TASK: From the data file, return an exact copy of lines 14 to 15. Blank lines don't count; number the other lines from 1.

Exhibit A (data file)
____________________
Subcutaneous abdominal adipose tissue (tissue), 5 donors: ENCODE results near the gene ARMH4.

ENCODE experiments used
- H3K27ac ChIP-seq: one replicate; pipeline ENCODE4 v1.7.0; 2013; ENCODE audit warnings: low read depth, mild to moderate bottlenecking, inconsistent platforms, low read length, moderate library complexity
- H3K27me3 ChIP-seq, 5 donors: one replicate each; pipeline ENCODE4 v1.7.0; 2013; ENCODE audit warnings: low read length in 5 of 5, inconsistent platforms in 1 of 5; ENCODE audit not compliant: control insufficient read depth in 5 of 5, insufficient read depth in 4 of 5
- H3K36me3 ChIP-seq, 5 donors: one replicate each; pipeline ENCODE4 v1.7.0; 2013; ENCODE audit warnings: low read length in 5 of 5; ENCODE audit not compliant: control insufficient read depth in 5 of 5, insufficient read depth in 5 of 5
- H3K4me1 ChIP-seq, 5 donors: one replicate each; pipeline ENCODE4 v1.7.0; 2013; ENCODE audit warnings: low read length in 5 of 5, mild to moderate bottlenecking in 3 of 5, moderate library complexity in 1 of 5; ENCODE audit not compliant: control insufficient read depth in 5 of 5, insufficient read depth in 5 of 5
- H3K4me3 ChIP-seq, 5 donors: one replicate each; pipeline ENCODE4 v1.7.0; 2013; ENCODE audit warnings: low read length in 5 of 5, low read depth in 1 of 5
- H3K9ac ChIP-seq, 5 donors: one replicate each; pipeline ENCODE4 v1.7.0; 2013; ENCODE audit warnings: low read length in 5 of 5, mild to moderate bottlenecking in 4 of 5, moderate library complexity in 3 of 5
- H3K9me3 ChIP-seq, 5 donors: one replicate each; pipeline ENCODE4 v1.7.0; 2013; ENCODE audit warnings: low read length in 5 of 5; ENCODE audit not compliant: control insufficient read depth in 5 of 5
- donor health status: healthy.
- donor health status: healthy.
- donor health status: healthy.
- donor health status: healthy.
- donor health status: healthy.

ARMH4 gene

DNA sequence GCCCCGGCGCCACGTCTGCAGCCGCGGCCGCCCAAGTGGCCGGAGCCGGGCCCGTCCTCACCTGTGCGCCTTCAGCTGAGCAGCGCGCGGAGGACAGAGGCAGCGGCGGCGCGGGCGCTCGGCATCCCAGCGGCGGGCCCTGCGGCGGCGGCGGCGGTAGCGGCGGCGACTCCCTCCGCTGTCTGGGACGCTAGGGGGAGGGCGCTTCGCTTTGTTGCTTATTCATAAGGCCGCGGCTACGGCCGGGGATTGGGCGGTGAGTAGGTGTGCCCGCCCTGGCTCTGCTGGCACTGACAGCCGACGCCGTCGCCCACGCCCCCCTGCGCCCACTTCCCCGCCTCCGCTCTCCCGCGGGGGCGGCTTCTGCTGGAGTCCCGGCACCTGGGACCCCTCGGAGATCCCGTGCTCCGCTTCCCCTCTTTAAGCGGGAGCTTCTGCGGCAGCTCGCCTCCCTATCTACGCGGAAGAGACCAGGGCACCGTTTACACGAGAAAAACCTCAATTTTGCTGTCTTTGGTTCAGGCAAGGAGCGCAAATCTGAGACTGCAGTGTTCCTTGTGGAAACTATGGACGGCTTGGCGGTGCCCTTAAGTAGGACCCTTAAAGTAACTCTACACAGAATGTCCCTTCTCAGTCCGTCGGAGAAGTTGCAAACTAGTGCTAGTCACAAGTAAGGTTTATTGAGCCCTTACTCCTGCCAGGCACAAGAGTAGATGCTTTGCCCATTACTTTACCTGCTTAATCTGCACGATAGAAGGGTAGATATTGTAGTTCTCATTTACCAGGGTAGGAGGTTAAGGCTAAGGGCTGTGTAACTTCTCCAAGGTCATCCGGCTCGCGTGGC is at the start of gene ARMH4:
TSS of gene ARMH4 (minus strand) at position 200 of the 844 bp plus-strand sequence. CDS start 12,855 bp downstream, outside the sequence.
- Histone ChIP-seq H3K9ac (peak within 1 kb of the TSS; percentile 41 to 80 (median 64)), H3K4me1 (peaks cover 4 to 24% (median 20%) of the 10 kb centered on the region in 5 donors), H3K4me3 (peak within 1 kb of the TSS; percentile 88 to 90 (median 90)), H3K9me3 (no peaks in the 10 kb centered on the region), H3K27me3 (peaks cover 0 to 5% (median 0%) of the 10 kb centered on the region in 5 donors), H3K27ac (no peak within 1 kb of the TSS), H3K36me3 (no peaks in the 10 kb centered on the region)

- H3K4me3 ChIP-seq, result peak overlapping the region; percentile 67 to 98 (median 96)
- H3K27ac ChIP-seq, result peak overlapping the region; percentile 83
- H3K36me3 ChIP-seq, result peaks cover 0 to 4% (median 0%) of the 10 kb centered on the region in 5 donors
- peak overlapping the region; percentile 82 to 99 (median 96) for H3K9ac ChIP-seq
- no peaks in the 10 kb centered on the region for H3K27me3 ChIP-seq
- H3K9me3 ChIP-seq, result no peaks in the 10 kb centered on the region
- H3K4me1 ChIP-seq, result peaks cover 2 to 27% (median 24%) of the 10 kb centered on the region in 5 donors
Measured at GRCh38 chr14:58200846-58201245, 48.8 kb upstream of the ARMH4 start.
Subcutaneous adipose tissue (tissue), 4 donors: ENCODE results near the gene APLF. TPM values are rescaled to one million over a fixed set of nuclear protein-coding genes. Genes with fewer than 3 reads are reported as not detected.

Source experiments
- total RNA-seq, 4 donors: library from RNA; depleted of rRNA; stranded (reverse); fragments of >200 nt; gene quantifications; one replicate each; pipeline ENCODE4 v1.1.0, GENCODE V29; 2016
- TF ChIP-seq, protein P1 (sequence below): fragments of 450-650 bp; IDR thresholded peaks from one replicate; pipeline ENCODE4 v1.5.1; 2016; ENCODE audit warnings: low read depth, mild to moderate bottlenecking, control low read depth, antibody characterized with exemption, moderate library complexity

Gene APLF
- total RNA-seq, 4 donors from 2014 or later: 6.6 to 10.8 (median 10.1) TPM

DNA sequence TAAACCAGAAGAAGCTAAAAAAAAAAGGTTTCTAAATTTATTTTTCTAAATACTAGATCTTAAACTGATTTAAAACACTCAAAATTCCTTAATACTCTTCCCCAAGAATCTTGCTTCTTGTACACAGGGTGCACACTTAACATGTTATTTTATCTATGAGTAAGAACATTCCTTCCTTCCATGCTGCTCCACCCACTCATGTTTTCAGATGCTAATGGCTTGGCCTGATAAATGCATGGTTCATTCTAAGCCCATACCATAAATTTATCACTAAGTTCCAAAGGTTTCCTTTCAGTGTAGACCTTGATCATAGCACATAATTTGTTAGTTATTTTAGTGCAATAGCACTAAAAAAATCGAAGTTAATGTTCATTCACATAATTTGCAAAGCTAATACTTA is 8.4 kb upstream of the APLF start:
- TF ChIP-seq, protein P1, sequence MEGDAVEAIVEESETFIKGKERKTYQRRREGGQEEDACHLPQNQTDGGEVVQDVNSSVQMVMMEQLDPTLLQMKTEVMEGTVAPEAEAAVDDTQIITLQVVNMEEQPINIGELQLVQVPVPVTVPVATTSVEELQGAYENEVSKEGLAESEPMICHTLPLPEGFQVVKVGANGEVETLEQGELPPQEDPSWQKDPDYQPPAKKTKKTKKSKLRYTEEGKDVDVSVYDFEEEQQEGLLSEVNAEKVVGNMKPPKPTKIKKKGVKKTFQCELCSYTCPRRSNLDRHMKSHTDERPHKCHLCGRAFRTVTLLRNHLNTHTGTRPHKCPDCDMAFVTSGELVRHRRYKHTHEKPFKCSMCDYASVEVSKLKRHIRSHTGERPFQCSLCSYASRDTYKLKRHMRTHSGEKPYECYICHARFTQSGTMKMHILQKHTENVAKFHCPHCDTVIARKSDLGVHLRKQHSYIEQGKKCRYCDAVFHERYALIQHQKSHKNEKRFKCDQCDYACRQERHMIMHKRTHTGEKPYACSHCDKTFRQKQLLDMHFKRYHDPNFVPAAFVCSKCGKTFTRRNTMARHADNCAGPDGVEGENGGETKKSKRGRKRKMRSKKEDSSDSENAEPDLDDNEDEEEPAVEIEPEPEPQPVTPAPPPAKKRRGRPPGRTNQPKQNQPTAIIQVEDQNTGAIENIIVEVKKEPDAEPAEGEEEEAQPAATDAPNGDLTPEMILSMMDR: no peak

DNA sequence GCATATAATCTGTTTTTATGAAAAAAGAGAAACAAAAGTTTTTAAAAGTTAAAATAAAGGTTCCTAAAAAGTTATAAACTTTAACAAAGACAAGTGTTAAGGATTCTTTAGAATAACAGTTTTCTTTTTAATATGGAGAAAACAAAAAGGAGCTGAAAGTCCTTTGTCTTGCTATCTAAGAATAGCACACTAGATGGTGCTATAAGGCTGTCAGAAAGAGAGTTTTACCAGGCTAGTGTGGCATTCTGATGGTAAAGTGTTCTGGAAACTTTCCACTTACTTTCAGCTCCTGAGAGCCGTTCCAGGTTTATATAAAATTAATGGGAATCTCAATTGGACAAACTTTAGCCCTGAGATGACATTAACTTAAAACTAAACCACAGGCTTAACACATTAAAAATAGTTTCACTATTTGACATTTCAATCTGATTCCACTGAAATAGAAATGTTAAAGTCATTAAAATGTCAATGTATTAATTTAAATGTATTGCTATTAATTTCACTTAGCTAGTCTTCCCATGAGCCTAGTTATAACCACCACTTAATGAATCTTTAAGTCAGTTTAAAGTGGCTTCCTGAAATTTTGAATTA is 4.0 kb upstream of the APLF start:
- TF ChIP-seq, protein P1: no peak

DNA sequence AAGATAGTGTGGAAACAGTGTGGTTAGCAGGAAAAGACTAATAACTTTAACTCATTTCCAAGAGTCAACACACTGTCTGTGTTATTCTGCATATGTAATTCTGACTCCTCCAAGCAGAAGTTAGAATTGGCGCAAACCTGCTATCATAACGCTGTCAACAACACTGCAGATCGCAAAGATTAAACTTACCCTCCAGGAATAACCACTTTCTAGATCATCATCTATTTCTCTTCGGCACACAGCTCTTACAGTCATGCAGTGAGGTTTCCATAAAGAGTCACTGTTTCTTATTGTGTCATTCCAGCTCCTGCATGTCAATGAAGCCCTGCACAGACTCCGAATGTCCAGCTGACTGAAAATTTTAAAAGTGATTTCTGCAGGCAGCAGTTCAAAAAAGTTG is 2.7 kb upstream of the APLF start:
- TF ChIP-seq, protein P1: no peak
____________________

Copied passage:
- donor health status: healthy.

ARMH4 gene